5. A Smash Hit
As ridiculous as the movie may have been, the movie’s profits were nothing to laugh at. The production cost of Airplane! was approximately $3.5 million (almost nothing for a major motion picture) and the movie made $130 million at the box office.
What is even more impressive is the amount of time that it took to make the movie. It was done in record time. The production time took a mere 34 days! In movie terms, that is absolutely no time at all.
6. Factual Error
One of the main plot points in the movie was that everyone who ate the fish on the plane got sick. This included both of the pilots. However, this was actually a factual mistake. At the time, regulations would not have allowed for this to happen.
FAA regulations stated that both pilots were forbidden from eating the same meal, to avoid a situation just like this where both pilots get sick from the in-flight food. The regulation was changed years later, so technically it could happen now.
7. Otto The Autopilot
One of the best parts of the movie is the scene when the pilots activate the autopilot. As a play on words, instead of the plane automatically controlling itself, an inflatable doll named Otto is activated. In other words, an “Otto-Pilot.”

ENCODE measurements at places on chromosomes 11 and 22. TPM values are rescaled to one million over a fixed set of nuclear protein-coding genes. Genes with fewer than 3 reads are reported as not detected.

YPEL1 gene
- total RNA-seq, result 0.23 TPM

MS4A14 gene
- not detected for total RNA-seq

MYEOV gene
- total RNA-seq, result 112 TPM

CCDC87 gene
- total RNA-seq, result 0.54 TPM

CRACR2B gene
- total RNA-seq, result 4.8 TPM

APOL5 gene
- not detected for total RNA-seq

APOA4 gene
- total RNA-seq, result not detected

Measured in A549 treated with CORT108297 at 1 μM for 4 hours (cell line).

The Otto Pilot became so popular that a Facebook page was created, dedicated just to him. You can even buy your own inflatable Otto Pilot online. The original doll, however, is no longer in existence as it disintegrated after spending years in a garage.
The 1970s was full of airplane disaster movies. Universal Pictures released four different airplane disaster-related movies. Actress Helen Reddy played the role of Sister Ruth in Universal’s movie entitled Airport 1975 and was poised to play the role of another nun in Airplane!
But Universal wasn’t about to have it. According to them, the two movies were just too similar and they threatened legal action if Reddy was cast for the role. In the end the producers decided against getting involved in any messy lawsuits and cast Maureen McGovern instead.
9. David Letterman Auditioned
The directors of Airplane! were friends with an up and coming comedian named David Letterman and asked him to audition for a part in the movie. Letterman wasn’t yet famous at the time and was not experienced with acting.
Writer/director David Zucker actually stated that Letterman would probably land the role, but Letterman was uncomfortable with acting and declined to come back for another follow-up interview. Who knows, if Letterman had done the movie maybe he would have had a very different career.
10. Surprisingly Big Names